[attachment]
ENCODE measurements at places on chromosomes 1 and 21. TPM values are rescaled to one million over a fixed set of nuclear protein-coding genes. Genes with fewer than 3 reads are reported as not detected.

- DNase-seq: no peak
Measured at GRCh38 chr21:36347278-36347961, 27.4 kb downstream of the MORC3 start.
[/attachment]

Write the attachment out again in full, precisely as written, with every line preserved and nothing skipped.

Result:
ENCODE measurements at places on chromosomes 1 and 21. TPM values are rescaled to one million over a fixed set of nuclear protein-coding genes. Genes with fewer than 3 reads are reported as not detected.

- DNase-seq: no peak
Measured at GRCh38 chr21:36347278-36347961, 27.4 kb downstream of the MORC3 start.